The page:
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Garages and Petrol Stations: Contamination

Volume 504: debated on Wednesday 27 January 2010

To ask the Secretary of State for Environment, Food and Rural Affairs what duties there are on the owner of a rental petrol forecourt site to decontaminate the site once its use as a petrol station has ceased; and if he will make a statement. (312671)

There are various measures which create duties to address contamination, depending on the circumstances of the case. Contaminated land legislation (Part 2A of the Environmental Protection Act 1990) makes persons liable for the cost of remediating a site if they caused or knowingly permitted it to become contaminated land. This allows direct action to be taken by regulators, and it creates an incentive for operators to avoid causing contamination in the first place, and to clean it up voluntarily if it occurs. For contamination caused after 1 March 2009, the Environmental Damage (Prevention and Remediation) Regulations 2009 would also be applicable in similar circumstances and to achieve similar objectives to Part 2A of the 1990 Act.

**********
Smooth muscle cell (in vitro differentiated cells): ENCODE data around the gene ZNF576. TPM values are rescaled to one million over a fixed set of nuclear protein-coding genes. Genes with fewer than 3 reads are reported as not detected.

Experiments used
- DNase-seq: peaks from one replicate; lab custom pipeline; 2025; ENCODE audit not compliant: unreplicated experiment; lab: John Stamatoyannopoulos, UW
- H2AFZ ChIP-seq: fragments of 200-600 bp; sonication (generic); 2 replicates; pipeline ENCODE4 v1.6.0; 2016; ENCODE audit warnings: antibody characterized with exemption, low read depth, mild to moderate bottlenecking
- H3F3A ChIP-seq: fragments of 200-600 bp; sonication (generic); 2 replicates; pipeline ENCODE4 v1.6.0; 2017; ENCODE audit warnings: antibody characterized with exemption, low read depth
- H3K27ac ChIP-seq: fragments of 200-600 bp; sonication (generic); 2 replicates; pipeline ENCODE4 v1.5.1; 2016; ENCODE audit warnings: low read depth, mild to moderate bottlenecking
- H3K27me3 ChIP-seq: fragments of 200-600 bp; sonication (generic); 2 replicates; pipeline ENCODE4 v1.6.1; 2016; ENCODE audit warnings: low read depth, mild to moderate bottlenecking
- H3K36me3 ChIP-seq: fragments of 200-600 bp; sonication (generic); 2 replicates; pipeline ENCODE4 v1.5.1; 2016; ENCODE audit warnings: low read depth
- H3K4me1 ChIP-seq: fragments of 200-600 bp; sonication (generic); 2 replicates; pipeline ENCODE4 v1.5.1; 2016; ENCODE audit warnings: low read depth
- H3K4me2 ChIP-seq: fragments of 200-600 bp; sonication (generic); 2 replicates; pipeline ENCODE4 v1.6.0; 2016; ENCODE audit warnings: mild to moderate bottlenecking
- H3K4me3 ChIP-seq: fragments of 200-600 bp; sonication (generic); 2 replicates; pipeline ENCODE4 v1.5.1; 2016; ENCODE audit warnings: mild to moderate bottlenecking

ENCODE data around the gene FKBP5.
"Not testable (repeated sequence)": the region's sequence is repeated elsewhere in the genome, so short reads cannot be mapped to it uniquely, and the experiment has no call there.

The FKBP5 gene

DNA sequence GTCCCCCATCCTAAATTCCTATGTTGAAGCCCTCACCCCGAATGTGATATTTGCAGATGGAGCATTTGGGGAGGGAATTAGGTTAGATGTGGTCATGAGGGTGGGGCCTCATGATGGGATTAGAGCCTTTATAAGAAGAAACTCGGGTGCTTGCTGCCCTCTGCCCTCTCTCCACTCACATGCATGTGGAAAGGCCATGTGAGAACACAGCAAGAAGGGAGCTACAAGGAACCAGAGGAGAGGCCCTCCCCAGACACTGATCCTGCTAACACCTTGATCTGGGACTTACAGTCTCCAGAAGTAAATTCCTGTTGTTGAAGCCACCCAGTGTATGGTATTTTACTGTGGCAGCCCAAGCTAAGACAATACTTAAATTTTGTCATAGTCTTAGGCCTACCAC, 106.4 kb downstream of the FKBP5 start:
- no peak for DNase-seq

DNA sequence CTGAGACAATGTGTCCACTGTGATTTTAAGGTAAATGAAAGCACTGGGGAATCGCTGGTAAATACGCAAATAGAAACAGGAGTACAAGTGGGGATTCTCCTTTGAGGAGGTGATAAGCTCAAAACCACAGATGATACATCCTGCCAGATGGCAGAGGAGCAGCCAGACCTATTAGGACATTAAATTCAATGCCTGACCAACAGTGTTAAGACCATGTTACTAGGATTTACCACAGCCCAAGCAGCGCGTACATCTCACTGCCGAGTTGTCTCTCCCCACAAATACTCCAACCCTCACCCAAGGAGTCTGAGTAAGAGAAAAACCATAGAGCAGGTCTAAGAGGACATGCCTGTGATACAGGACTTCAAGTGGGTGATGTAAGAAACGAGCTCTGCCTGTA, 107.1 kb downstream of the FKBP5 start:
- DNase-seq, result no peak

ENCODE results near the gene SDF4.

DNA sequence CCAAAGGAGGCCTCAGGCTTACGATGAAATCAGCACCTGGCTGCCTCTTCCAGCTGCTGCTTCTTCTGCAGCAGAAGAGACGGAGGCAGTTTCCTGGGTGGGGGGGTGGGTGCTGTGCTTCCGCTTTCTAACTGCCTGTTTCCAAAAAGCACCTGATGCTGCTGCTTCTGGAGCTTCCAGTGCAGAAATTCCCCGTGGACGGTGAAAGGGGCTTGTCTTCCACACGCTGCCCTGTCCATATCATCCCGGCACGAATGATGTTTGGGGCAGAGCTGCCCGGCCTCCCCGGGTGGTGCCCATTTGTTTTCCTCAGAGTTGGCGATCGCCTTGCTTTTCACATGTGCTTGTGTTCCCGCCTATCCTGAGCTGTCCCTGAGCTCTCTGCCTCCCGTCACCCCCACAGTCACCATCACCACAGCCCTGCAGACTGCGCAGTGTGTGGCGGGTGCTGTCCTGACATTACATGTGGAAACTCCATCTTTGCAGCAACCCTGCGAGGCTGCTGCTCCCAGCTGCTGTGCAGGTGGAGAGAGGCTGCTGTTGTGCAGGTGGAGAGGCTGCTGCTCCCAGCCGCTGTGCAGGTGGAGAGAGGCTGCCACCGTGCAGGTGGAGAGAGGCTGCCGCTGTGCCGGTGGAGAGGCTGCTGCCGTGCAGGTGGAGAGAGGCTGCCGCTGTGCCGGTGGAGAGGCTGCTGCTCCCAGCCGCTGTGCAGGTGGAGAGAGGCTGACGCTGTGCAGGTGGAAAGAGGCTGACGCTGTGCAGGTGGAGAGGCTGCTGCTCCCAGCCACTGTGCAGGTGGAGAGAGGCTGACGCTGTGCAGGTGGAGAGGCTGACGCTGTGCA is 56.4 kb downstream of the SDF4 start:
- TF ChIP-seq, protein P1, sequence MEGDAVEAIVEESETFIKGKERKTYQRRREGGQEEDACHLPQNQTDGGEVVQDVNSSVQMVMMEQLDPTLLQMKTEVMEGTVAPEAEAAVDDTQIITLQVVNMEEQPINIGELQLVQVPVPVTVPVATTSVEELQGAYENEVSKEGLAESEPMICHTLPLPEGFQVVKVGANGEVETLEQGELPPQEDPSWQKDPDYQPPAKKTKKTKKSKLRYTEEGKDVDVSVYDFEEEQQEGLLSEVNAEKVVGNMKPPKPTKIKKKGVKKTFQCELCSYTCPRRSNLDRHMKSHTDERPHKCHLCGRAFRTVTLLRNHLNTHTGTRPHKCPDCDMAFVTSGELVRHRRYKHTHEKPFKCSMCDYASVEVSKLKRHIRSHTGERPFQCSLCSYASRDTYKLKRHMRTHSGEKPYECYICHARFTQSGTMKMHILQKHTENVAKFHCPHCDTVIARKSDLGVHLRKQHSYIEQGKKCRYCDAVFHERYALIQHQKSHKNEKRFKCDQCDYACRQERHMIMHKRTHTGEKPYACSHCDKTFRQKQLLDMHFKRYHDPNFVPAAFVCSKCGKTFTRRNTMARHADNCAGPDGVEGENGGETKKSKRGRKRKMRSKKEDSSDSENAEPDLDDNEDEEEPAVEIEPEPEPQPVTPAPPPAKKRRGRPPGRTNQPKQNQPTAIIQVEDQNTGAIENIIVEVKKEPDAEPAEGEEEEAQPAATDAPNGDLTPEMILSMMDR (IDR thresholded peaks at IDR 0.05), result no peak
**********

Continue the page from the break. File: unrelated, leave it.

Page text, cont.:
Legislation also directly applies to prevent contamination during the operation of a petrol station. Under the Groundwater Regulations 2009 there is a code of practice to prevent hazardous substances from reaching groundwater from underground tanks, such as those at petrol stations. The Environment Agency can serve a notice on the operator if it is likely that the code of practice is not being complied with. The Agency also has powers under the Anti-pollution Works Notices Regulations 1999 to serve notices where there is a threat of pollution to controlled waters or to require clean up where pollution of controlled waters has occurred.

Where a petrol forecourt is operated under a rental agreement, there may be further duties on the operator to deal with contamination as an indirect result of legislation.